Extensive, and slightly alternative, look into the work of man who passed his voice to the masses.
Bespectacled but spectacular, Chris Thompson‘s image may not be one of a star singer, yet his vocals possess a mighty magnetism. Able to handle any style there is, from acoustic ballads to heavy metal to opera – the New Zealander duetted with Sarah Brightman, – Chris’ solo career, just like Phantom’s oeuvre, seems largely unseen. So it’s hardly a happenstance that Thompson chose the high-tension, demons-banishing “Dark Side” off 2014’s "Toys & Dishes" to open this expansive observation of his work which charts four decades of the artist’s life while providing a different angle for some of its turns.
One of these is the vigorous, if unplugged, with Thompson’s namesake Spedding reprising his original guitar duties, new version of “Thunder Child” from the “War Of The Worlds” musical where Chris played The Voice of Humanity, and this title can easily be applied to the singer’s overall stance. Delivering every note from the bottom of his heart, yet sometimes feeling the weight of the lyrical world on his shoulders – as “One Man Mission” suggests in its heavy blues sway, – the veteran’s extrovert nature shines through “You’re The Voice” which he co-wrote and gives an edge to here. All this perfectly fits with the material Thompson laid down with Manfred Mann, from "The Roaring Silence" on, although, granted no access to old recordings, Chris runs for live renditions now and, thus, lends the bubbly likes of “Runner” and “Don’t Kill It Carol” a much looser perspective, despite their different moods.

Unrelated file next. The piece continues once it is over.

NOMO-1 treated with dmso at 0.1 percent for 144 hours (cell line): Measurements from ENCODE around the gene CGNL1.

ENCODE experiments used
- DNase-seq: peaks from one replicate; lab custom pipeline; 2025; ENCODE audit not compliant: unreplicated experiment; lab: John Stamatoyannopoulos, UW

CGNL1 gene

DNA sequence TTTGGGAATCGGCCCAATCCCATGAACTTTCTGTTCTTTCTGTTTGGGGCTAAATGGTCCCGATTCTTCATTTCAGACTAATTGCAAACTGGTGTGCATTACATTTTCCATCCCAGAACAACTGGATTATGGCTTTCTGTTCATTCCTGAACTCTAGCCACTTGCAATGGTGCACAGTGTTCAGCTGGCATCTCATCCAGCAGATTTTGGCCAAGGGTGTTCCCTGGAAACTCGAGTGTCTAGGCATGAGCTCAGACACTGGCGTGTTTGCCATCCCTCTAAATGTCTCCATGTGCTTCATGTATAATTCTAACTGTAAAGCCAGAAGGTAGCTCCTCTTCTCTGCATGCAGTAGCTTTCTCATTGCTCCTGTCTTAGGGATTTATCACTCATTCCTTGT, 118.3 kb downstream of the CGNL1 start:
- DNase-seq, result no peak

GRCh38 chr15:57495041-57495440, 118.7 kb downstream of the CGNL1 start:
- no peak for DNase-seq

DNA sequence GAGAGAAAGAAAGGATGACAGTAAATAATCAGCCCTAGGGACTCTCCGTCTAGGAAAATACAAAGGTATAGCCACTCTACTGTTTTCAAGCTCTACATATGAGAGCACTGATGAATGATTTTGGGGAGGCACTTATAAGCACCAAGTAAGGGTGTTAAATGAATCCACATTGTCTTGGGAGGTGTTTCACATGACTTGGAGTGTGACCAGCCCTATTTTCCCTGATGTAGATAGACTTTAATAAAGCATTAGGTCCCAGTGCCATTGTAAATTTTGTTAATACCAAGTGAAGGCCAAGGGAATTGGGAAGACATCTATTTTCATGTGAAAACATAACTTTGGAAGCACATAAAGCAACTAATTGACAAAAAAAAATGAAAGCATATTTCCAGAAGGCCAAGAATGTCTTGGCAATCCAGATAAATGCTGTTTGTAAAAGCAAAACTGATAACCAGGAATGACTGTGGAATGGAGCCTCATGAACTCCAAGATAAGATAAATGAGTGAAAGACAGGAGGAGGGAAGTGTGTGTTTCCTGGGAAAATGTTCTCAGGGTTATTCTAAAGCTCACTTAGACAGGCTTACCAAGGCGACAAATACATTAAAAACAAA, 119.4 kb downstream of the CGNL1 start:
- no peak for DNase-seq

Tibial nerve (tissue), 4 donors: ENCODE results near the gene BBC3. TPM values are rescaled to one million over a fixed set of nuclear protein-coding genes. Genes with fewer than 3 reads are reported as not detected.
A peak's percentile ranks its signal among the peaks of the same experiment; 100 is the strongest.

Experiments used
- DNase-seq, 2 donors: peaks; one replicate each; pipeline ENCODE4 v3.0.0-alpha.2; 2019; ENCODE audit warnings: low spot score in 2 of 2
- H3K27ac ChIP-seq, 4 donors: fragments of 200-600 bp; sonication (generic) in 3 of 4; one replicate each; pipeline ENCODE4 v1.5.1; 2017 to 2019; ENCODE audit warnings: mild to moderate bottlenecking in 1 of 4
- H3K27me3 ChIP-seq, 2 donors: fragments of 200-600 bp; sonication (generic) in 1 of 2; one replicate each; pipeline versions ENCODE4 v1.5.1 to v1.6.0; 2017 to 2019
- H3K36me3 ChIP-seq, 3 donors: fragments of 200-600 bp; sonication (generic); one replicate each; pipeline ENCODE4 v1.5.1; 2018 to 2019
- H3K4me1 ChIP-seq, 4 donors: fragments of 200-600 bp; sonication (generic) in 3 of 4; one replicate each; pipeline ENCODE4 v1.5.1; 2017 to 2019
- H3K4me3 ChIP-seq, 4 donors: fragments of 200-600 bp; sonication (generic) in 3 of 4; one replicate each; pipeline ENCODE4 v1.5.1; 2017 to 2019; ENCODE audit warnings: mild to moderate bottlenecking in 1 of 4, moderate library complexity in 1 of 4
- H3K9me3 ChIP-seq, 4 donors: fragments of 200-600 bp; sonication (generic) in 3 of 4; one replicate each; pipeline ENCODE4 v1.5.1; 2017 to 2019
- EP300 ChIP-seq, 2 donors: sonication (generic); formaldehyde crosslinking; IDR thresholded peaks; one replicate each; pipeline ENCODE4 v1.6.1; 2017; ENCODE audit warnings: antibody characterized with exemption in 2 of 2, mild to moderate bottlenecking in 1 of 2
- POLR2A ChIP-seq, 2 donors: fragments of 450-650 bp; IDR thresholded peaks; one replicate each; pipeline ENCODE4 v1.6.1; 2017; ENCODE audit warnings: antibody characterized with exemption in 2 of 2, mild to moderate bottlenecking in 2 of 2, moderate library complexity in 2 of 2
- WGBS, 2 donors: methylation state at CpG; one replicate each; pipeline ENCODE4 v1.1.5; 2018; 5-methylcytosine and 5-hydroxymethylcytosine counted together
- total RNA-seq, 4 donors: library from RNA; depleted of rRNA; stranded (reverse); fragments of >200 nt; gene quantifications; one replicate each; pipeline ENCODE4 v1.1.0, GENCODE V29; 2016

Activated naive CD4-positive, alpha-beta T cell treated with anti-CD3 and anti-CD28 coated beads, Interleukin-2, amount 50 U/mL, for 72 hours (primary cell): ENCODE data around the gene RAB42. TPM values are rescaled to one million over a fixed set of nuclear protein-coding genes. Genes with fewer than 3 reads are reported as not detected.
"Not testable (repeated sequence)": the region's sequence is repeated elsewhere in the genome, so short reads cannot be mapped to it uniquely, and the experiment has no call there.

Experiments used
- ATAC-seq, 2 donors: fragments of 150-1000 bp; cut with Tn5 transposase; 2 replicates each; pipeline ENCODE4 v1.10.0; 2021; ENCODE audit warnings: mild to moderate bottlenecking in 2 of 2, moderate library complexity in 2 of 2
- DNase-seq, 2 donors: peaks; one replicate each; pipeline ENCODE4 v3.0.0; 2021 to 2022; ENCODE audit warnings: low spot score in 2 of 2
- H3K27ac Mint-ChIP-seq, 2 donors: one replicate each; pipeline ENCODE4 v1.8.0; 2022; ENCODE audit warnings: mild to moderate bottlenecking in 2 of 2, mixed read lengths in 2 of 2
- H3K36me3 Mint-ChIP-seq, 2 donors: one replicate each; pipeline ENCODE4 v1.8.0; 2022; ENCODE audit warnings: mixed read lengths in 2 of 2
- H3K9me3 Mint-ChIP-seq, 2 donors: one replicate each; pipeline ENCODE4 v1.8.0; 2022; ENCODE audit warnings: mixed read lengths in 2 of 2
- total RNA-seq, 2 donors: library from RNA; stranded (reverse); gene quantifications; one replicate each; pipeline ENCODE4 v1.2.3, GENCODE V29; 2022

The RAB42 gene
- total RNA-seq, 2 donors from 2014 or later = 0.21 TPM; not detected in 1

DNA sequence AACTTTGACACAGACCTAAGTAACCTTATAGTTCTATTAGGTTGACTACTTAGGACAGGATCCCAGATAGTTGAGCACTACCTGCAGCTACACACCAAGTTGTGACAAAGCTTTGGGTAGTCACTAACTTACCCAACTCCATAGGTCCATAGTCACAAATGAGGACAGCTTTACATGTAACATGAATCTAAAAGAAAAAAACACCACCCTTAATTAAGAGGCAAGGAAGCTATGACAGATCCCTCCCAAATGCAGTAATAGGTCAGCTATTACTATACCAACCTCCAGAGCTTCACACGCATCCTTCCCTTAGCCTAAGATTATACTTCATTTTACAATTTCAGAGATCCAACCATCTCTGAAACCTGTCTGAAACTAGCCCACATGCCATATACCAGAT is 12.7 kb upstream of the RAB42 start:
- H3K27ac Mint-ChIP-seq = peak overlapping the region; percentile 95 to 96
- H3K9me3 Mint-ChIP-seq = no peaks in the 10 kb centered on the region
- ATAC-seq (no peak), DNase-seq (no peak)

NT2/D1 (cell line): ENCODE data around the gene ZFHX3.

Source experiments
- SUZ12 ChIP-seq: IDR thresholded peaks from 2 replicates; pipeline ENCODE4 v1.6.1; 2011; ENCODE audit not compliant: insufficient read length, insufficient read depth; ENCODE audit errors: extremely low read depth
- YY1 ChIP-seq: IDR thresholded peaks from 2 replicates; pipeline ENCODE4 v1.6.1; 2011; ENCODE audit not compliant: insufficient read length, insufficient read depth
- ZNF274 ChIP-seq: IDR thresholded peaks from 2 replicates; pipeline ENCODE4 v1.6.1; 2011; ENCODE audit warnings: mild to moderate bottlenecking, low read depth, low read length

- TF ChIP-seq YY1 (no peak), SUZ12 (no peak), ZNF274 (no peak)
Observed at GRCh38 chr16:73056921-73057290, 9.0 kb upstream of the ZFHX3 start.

But he acutely contrasts the seriousness of big ones by his former collective, such as the streamlined “Blinded By The Light” or tremulous “Questions,” with a cynical, albeit humorous, jab at showbiz in the infectious “Million Dollar Wonder Hit,” and doesn’t leave out the intimacy of NIGHT, another group he fronted, in the punchy pop of “Hot Summer Night,” also caught on-stage. Still, it’s more obscure pieces – “Millie Christine” that peddles happiness, the boogie of “Whole Lot To Give” – that are highlights in the nocturnal context, while “Beat Of Love” bares the bouncing, dancing aspect of Chris’ approach. And whereas “A Shift In The Wind,” featuring Brian May’s six-string harmony, shows Thompson at his most gentle and at the same time anthemic, “The Fire” finds the singer sharing the spiritual flight with Mavis Staples, yet pipes like his don’t need an opulent arrangement, and “Redemption Song” stresses the performer’s talent at bringing the best out of the simplest strum.
Of course, powerful belting serves “The Mighty Quinn” nicely, but the rapping on the folk-tinctured “Land Of The Long White Cloud” signifies the veteran’s embrace of modern idiom and, therefore, his relevance – as does the buzz of “What World” with its riffs and the groovy worry about the current ways. But Chris Thompson is a fantastic sculptor of hope, and this 36-track collection’s finale comes with the “We Are The Strong” hymn which chases away the deceptive darkness of his songs. So it’s not a jukebox, as there’s no random choices; rather, it’s a portrait of the artist in his eternal prime.